BLENAU FFESTINIOG, Wales — This town has two claims to fame. It is the slate capital of the world and the embarkation point of the Ffestiniog Narrow-Gauge Railway, one of several trains from the 1800s that thread their way across the landscape of northern Wales.
The trains are reason enough to journey here.
Years and years ago, when the late Welsh bard Dylan Thomas was so high and, as he claimed, "so much nicer," he wrote fondly of his childhood, of Christmas and summer outings by charabanc. His literary legacy holds scant reference to travel by train, but surely his boyish curiosity must have led him to journey on one of the great little trains of Wales, and he would have begun here in Blenau Ffestiniog.
At the foot of a towering mountain of slate, Blenau Ffestiniog in sunlight holds a certain charm; it reminds one of a mining village in "How Green Was My Valley." On a gray day it is the color of the man-made mountain that overshadows it. Other than being the terminus for the narrow-gauge railway, its sole attraction is the mine that belched forth the mountain that broods over the town.
Once a mystery to all but the quarrymen, a level section of the mine complex's underground workings was opened to visitors in 1972. The miners' tramway enables you to tour the circa-1846 network of tunnels and caverns where early Victorian mining conditions have been re-created with period equipment.
Literal Tunnel Vision
The deep mine allows visitors to walk 100 feet below the surface through chambers unmatched anywhere else in the world. As you walk through the huge caverns, the saga of the men who mined these enormous chambers unfolds. But with a ticket on the Ffestiniog Railway in your pocket, there is little reason to tarry more, so all aboard.
The railway lies in the heart of Snowdonia National Park, and its route encompasses scenery from mountains and rivers, farmlands and woodlands, to views of the estuaries and the sea.
Sometimes the vintage train clings tenaciously to the hillside like a mountain goat, at others it tunnels under it. Much of the area it traverses is so remote that there are no paved roads, so the train stops occasionally at isolated cottages whose inhabitants depend entirely on the railway.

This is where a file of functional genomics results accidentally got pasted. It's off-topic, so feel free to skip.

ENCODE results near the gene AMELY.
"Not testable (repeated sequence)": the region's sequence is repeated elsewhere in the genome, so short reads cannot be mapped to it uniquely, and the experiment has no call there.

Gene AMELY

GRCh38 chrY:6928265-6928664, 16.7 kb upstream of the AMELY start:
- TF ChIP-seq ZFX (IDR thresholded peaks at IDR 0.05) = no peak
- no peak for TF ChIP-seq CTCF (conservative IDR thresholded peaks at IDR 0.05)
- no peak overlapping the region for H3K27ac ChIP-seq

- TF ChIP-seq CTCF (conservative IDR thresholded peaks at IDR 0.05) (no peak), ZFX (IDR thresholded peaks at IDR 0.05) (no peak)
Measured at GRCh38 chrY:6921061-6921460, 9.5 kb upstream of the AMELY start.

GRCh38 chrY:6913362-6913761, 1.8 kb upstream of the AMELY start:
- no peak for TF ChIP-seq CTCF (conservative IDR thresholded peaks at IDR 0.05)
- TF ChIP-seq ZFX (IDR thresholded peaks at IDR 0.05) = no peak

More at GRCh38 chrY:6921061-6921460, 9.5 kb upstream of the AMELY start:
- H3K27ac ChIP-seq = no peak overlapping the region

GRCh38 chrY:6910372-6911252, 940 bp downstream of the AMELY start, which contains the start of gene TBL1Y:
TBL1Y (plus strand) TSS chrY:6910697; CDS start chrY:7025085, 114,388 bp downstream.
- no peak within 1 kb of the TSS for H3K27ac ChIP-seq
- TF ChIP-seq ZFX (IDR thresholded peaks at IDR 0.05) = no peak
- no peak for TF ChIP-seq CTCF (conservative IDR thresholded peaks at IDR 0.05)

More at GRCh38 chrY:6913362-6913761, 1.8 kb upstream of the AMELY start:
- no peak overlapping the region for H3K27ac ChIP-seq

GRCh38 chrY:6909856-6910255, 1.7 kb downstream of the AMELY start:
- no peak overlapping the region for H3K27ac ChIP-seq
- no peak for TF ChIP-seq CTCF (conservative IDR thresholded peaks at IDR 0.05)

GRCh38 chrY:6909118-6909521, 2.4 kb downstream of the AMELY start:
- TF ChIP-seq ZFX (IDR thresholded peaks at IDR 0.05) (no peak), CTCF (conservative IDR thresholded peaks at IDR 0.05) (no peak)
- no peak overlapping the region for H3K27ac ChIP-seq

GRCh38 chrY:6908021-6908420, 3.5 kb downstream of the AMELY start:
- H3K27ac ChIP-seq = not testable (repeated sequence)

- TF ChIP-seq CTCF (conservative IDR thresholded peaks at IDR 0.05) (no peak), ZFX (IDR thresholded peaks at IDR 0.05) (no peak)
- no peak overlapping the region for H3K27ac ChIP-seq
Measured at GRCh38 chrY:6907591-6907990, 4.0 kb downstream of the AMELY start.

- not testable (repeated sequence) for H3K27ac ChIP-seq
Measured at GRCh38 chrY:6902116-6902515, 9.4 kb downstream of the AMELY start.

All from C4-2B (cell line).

The one-hour, 13 1/2-mile journey is one through time in a train whose steam locomotive has been serving the line for more than 100 years. The engines dates from the 1800s, but often the coaches are modern. The Merddin Emrys engine, however, leads three coaches dating from 1879.
If you want to do more than just ride on the railway, the Ffestiniog Railway Society invites railway buffs to join them. Membership allows three free journeys a year and a magazine published quarterly. For information, write to John Manisty, 4 Kingsgate St., Winchester, Hampshire S023 9PD, England.
From Porthmadog you can board another great little train of Wales, the Welsh Highland Railway (Rheilffordd Ucheldir Cymru). This line was opened in 1980 and operates between Porthmadog and Pen-Y-Mount, only 3/4 mile.
Several other narrow-gauge lines are worth the journey. The Talyllyn Railway travels 7 miles from the quiet resort of Tywyn on Cardigan Bay in the heart of the country near the village of Abergynolwyn.
The Snowdon Mountain Railway will take you to the 3,560-foot summit of Mt. Snowdon, highest peak in England and Wales. Opened in 1896, the railway climbs more than 3,000 feet in less than five miles. Normal mountain practice prevails here and the locomotive always runs chimney first up the mountain, pushing the coach in front.
Up to Devils Bridge
A significant historical role is played by the Vale of Rheidol Railway, the last operational link with British Rail and the Age of Steam. Starting from British Rail's mail line at Aberystwyth Station, the rails cling to the hillside on the climb to Devils Bridge, following curves that become so sharp you can see the engine ahead of you snorting its way into the station.
The views are superb, a mixture of broad river valley, precipitous and thickly wooded mountainside and the glorious open moorland of Plynlimon.
Connecting the mid-Wales market towns is the Welshpool and Llanfair light railway, which runs between Welshpool and Llanfair Caereinion. The line has an international collection of steam engines from West Africa and the West Indies, and passengers ride in vintage coaches from Austria or comfortable modern ones from Africa.
One of the great scenic wonders of northern Wales is the area around Llanberis Pass, and what better way to see the area than by the Llanberis Lake Railway. The 40-minute ride from Llanberis Padarn Park to Penllyn to Ceillydan takes you along the shores of Lake Padarn. Pack a picnic lunch and break your journey at Ceillydan, then catch the return train to Llanberis.
Mastering the Double L